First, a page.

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THERE’S NOTHING SIMPLE about the virtual currency Bitcoin. And there’s one helluva saga evolving. “The Satoshi Affair,” by Andrew O’Hagan, occupies 17 oversize pages of the London Review of Books, June 30, 2016. What’s more, there is the Sunday Business section of The New York Times, July 3, 2016. Its lead story is “The New Bitcoin Superpower,” by Nathaniel Popper, with subhead “Chinese companies have quietly asserted control over a virtual currency that was created to transcend borders.”
I am fascinated by Bitcoin’s mathematical nuances, its international ramifications and its personality intrigues. Here’s a brief collection of nuggets, at least of matters I believe I understand a little. (How’s that for a disclaimer?)
By background here at SimanaitisSays, my introductory foray was “Brother, Can You Spare a Bitcoin.” Then “On the Virtues of (Highly Selective) Connectivity” pondered the privacy aspects of linking persons and things. “The Ulbricht Caper,” a continuation of this theme, concluded by noting Mr. Ulbricht is serving two life sentences sans possibility of parole.
Stripped of its complexities—and there are plenty—Bitcoin is a person-to-person network of payment using open-source electronic means. The deviser of this computer network back in 2008 had the pseudonym Satoshi Nakamoto. Maybe this represented a group of computer/economics nerds, maybe an individual, a phantom in either case.
The London Review of Books article and earlier citations in Gizmodo online and Wired magazine have identified Satoshi Nakamoto as Australian Craig Steven Wright. As its deviser, Wright holds a key to controlling the movement of immense wealth.
Being open-source, Bitcoin software is to financial transactions as the Linux programming language is to computer operating systems. Such software is freely available and can be modified by consensus and passed on.
All one needs to play is a huge—and I mean huge—bank of computers. Bitcoin miners, as they’re known, vie with each other to offer the most efficient, i.e., quickest, transfers of the virtual currency’s ownership.
Wright is never far from his laptop, though his real hardware is in Panama. Other Bitcoin server farms are located where there is cheap electricity; this, to run the banks of computers and air conditioning to keep them from melting down from the heat generated by their operation. Locations cited in The New York Times article include the U.S., Iceland (with its rich geothermal energy) and China.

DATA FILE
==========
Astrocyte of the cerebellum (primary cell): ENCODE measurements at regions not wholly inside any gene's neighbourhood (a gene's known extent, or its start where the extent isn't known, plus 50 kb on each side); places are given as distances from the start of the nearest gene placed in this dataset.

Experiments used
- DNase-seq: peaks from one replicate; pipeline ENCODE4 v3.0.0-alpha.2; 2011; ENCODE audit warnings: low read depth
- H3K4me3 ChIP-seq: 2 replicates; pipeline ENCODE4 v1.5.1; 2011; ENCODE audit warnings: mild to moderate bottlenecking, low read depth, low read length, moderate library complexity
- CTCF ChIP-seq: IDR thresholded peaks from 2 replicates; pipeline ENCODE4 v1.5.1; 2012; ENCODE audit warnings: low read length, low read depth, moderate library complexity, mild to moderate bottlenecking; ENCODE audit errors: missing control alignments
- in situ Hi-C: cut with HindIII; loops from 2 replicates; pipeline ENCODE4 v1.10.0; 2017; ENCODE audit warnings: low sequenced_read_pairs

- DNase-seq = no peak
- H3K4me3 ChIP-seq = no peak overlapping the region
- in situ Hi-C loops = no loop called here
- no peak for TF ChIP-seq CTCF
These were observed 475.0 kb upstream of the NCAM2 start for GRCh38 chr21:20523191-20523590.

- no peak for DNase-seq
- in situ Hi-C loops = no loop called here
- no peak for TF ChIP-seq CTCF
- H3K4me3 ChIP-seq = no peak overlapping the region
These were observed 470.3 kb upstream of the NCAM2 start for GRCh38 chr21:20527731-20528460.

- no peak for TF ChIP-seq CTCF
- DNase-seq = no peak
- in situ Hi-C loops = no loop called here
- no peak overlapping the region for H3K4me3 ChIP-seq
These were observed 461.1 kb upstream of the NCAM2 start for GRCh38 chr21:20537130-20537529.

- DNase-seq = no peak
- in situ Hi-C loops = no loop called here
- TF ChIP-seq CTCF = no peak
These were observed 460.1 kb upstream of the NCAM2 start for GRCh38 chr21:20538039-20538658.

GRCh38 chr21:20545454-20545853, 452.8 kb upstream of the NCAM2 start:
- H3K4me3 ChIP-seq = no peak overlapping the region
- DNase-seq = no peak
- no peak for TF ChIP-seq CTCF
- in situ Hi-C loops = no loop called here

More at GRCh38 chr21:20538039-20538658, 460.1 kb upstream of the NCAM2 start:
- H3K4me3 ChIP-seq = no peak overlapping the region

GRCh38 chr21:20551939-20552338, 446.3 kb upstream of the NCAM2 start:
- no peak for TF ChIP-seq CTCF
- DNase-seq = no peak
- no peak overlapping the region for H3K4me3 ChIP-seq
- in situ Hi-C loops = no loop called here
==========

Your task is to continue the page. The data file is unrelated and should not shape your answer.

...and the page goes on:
Though late-comers to the game, Chinese entrepreneurs have taken to the virtual currency big time. So far, 42 percent of Bitcoin transactions this year are completely within China. In April, it was calculated that Chinese “mining” controlled more than 70 percent of Bitcoin’s world action.
With Bitcoin’s open-source philosophy, this gives these Chinese entrepreneurs a heavy say in the currency’s evolution. For example, Wright’s original philosophy set an overall cap of seven Bitcoin transactions per second, thus limiting the number of Bitcoins in circulation. In a sense, it was a virtual version of how to avoid Gresham’s Law, in which bad money drives out good.
Chinese Bitcoin entrepreneurs currently agree with this philosophy, in part to enhance network security. By contrast, American investors prefer the idea of expanding Bitcoin. As noted in The New York Times, they want it to “process more transactions and compete with the PayPals and Visas of the world.”
There’s also the complex interaction of Chinese authorities and its entrepreneurs. For example, some say that the latter prefer Bitcoin for its anonymity of the movement of money. Entrepreneurs have evolved from Bitcoin traders, speculating in the virtual currency, to Bitcoin miners owning and operating the computer banks handling transactions.
Chinese server farms concentrate computer centers near a coal power plant or a hydroelectric dam to guarantee reliable and inexpensive electricity. One such facility cited in The New York Times uses about 8 megawatts of electricity, enough to power a small city.
What’s more, one Chinese entrepreneur has learned from the history of the U.S. gold rush: He’s into the construction and sales of server farms. In the gold country, the real fortune-builders weren’t prospectors and miners; they were the people selling picks, shovels and Levis. ds
© Dennis Simanaitis, SimanaitisSays.com, 2016